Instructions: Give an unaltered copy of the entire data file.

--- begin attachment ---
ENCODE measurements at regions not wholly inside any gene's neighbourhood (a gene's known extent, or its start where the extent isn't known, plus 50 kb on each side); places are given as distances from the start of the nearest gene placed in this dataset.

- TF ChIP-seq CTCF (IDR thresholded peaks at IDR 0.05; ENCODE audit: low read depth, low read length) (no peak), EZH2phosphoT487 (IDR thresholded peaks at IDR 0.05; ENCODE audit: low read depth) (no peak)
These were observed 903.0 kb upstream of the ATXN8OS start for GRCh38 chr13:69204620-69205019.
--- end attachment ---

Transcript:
ENCODE measurements at regions not wholly inside any gene's neighbourhood (a gene's known extent, or its start where the extent isn't known, plus 50 kb on each side); places are given as distances from the start of the nearest gene placed in this dataset.

- TF ChIP-seq CTCF (IDR thresholded peaks at IDR 0.05; ENCODE audit: low read depth, low read length) (no peak), EZH2phosphoT487 (IDR thresholded peaks at IDR 0.05; ENCODE audit: low read depth) (no peak)
These were observed 903.0 kb upstream of the ATXN8OS start for GRCh38 chr13:69204620-69205019.